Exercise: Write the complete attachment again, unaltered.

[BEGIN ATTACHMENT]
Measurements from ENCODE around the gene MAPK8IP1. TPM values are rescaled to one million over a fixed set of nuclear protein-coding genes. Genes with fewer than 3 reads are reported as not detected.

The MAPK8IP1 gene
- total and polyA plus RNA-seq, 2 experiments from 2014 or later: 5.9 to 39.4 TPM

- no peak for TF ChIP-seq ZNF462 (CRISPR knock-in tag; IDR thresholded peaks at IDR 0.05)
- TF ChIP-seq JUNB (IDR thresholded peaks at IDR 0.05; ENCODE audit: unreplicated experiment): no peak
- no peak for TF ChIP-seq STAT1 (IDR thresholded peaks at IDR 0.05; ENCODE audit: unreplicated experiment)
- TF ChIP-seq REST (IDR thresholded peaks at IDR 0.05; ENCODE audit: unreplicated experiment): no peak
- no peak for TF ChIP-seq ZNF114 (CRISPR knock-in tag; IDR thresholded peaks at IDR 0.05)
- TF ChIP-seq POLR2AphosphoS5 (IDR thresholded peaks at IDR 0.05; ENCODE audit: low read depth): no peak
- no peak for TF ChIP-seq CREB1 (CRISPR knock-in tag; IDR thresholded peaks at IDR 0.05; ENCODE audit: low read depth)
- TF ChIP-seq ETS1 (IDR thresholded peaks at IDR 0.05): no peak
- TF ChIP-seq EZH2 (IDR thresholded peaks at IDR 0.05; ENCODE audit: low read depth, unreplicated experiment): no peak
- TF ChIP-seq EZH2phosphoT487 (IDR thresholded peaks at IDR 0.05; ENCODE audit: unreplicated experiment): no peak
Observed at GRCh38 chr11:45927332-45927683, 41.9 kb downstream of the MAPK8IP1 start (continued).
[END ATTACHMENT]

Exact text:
Measurements from ENCODE around the gene MAPK8IP1. TPM values are rescaled to one million over a fixed set of nuclear protein-coding genes. Genes with fewer than 3 reads are reported as not detected.

The MAPK8IP1 gene
- total and polyA plus RNA-seq, 2 experiments from 2014 or later: 5.9 to 39.4 TPM

- no peak for TF ChIP-seq ZNF462 (CRISPR knock-in tag; IDR thresholded peaks at IDR 0.05)
- TF ChIP-seq JUNB (IDR thresholded peaks at IDR 0.05; ENCODE audit: unreplicated experiment): no peak
- no peak for TF ChIP-seq STAT1 (IDR thresholded peaks at IDR 0.05; ENCODE audit: unreplicated experiment)
- TF ChIP-seq REST (IDR thresholded peaks at IDR 0.05; ENCODE audit: unreplicated experiment): no peak
- no peak for TF ChIP-seq ZNF114 (CRISPR knock-in tag; IDR thresholded peaks at IDR 0.05)
- TF ChIP-seq POLR2AphosphoS5 (IDR thresholded peaks at IDR 0.05; ENCODE audit: low read depth): no peak
- no peak for TF ChIP-seq CREB1 (CRISPR knock-in tag; IDR thresholded peaks at IDR 0.05; ENCODE audit: low read depth)
- TF ChIP-seq ETS1 (IDR thresholded peaks at IDR 0.05): no peak
- TF ChIP-seq EZH2 (IDR thresholded peaks at IDR 0.05; ENCODE audit: low read depth, unreplicated experiment): no peak
- TF ChIP-seq EZH2phosphoT487 (IDR thresholded peaks at IDR 0.05; ENCODE audit: unreplicated experiment): no peak
Observed at GRCh38 chr11:45927332-45927683, 41.9 kb downstream of the MAPK8IP1 start (continued).